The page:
On July 31, 2020, Trust20 interviewed Lyle Richardson, Chief Operating Officer of A. Marshall Hospitality Group, a Trust20 participating partner, in Tennessee to talk about how their restaurants have pivoted during the COVID-19 crisis.On July 31, 2020, Trust20 interviewed Lyle Richardson, Chief Operating Officer of A. Marshall Hospitality Group, a Trust20 participating partner, in Tennessee to talk about how their restaurants have pivoted during the COVID-19 crisis.
Tell us about A. Marshall Hospitality and your restaurants.
We’re a family owned and operated restaurant group with nine full-service restaurants. Puckett’s is our flagship with six operating locations, serving breakfast, BBQ, and good old-fashioned comfort food that really showcases the essence of Southern hospitality. We also have Americana Taphouse, which features great beers from across the U.S. and a menu with a modern take on American classics like burgers and pot roast.
Scout’s Pub serves elevated American fare - very colorful dishes - with fresh and seasonal ingredients in an upscale, neighborhood pub atmosphere, and Deacon’s is a modern, Southern e steakhouse with a sommelier-curated beverage program in downtown Nashville. At Deacon’s, we dry-age all of the meat on site and have the largest dry-aging room in the Southeast.
How has the COVID-19 crisis affected your business?
We’re on the full-service spectrum of food service, and as such, we are feeling the residual effects of COVID due to limited seating capacities, customer hesitancy, etc., as are restaurants across the country.
When communities started closing down in mid-March, we shifted our focus to to-go and delivery business. The infrastructure in our restaurants was already set up for to-go ordering, and we took it to the next level.
We were already working on a Puckett’s To Go Pack family meal bundle, but we expedited the process in order to take care of our customers from where they were versus having our customers come to us.
We also sent out our “Trolley Parton” food truck to different neighborhoods each day, focusing on the community’s needs and bringing food to our customers. We would take our family meal bundles to different neighborhoods and work with local HOA’s to promote to their residents.
We were blessed to already have the support of the community.
Once we had gained some momentum, we had communities requesting Trolley Parton to come to their area. We were able to take advantage of customers’ attention in the beginning, and then it started to grow organically from there.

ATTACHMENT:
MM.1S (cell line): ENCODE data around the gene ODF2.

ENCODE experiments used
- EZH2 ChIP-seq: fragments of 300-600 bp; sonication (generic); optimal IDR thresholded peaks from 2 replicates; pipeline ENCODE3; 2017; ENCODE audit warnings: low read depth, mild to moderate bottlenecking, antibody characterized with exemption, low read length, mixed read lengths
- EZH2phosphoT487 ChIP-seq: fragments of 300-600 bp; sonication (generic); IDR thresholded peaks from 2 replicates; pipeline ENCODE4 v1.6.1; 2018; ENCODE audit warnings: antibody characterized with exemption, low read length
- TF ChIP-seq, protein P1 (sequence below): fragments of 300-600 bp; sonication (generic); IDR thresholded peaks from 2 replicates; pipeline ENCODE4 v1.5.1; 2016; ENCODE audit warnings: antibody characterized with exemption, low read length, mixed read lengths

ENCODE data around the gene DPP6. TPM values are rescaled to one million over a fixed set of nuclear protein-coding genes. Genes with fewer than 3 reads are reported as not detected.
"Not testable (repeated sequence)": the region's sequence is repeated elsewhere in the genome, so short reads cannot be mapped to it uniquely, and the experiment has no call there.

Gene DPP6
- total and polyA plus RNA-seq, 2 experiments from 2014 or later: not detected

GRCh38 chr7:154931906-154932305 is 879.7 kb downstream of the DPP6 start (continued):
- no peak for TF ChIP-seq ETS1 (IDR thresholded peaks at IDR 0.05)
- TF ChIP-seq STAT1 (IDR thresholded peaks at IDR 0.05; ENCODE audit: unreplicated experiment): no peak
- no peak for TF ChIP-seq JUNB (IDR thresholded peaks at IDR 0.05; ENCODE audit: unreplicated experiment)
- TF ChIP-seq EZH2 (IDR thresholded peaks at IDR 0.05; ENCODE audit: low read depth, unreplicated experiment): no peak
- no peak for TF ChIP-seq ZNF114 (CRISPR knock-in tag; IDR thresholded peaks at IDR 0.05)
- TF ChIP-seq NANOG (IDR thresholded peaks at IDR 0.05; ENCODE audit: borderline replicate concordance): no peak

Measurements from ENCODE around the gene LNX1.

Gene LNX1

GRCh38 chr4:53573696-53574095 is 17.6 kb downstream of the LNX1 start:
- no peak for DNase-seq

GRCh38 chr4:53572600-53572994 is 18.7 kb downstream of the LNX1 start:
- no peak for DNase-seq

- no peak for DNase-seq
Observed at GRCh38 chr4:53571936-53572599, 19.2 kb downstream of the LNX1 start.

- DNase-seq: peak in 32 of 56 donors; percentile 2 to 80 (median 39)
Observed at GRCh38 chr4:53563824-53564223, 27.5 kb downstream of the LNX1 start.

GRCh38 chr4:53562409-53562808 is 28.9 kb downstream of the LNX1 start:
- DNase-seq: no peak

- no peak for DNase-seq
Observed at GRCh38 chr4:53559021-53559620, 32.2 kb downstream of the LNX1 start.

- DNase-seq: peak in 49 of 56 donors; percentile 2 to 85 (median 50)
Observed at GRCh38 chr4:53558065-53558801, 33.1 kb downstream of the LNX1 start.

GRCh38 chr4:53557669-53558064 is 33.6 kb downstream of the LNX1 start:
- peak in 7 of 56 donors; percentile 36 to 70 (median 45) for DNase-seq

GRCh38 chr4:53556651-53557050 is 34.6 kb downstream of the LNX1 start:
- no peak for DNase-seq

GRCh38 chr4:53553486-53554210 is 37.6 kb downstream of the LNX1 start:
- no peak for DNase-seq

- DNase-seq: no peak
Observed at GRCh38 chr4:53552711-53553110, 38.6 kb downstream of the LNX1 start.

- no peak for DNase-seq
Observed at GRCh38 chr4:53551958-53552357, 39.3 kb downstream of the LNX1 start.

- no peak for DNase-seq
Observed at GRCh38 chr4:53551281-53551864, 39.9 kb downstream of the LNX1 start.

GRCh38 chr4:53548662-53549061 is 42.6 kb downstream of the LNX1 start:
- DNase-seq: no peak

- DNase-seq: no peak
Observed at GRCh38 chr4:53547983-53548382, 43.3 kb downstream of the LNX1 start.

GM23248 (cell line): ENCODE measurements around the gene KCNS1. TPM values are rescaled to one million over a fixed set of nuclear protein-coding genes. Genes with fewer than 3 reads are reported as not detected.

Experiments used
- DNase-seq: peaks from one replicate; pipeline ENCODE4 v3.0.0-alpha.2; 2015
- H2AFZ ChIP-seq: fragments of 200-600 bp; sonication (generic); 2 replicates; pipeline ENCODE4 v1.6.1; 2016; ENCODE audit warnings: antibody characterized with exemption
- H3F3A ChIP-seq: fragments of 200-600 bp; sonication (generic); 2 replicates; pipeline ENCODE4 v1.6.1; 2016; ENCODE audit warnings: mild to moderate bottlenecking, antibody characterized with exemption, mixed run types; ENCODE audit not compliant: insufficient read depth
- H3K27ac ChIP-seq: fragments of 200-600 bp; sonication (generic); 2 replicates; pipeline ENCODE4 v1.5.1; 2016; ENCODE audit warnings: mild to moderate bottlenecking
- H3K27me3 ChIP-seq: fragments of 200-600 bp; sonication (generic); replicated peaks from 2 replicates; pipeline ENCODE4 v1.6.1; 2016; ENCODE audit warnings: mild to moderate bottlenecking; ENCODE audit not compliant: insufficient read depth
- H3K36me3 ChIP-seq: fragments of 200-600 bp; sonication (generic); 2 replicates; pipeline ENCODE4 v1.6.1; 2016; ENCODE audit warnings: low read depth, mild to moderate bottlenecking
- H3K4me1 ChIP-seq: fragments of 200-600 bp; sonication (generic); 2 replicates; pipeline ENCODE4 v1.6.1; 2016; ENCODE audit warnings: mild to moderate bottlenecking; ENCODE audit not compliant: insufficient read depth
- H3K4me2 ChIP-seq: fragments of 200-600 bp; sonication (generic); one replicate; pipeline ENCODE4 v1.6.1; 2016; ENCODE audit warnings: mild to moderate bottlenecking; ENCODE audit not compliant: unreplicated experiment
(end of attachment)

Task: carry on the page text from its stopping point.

Tell us about your health and safety guidelines and how those have shifted since the crisis.
We already follow very strict safety and sanitation guidelines, so we mainly needed to fine-tune some of these protocols. I was tasked with taking what we already did and determining what enhancements our restaurants needed.
When customers walk in the door, they have to notice the clean. Our restaurants have a “noticeably clean” standard.
We implemented new practices including glove use, touchless QR code and single-use menus, single-serve condiments, silverware rolled and sealed for service, and replacing (not refilling) cups.
A. Marshall was one of the first restaurant groups to re-open in our area and one of the first to use QR code menus, which garnered significant national and even international attention.
Always ask yourself, “What am I doing differently to make my guests feel safe?”
We wipe down tables in between guests like we used to, but now we spray the table and chairs, let it sit and then come back and wipe it all down. Our teams also sanitize other high-touch surfaces every hour. customers pay attention to these little changes.
The old-school cleanliness standard used to be the bathroom. We had to take that mentality and apply it to the dining room. Our team tracks social media trends, and like many others, we have noticed the word “clean” has jumped up in restaurant reviews. Service used to be the buzzword, but now it’s clean.
Clean is the new service for restaurants.
What sort of changes has your restaurant made that you think are going to stick in the “new normal”?
I think QR code menus are going to stick. Older age groups still may want single-use menus, but 70% of customers are using QR codes over paper menus.
I also think there will be increased awareness of sanitation of high-touch areas like doors, as well as physical space changes to the facility. For example, restaurants may trend more toward swing doors over open kitchens. Open kitchens affect the perception of a customer who might not understand the food process (i.e., gloves can be worse than bare hands in kitchen preparation and when dealing with cross-contamination).
How has Trust20 helped your business?
We had already done so many enhancements in our restaurants, so what I really liked is how Trust20 validated the certification process of what we were already doing.
Trust20 means the restaurants are safe, they’re doing it right, and they’re certified.
I like the fact that someone is putting an effort into a certification process in order to help restaurants gain diner confidence.
A. Marshall Hospitality is a Middle Tennessee-based company, comprised of nine family-owned restaurant and hospitality businesses in Middle and East Tennessee, including six Puckett’s Gro. & Restaurant locations, Scout’s Pub, Deacon’s New South, and Americana Taphouse. Each concept focuses on providing friends new and old with home-cooked food and Southern hospitality, the Marshall way.
Trust20 is the new standard of restaurant safety and diner comfort, based on 20 tactics by health and safety experts. Supported by General Mills and Gordon Food Service, Trust20 provides an independently verified certification of restaurant practices, training, and other resources to help restaurants create safe, healthy, and welcome spaces for diners.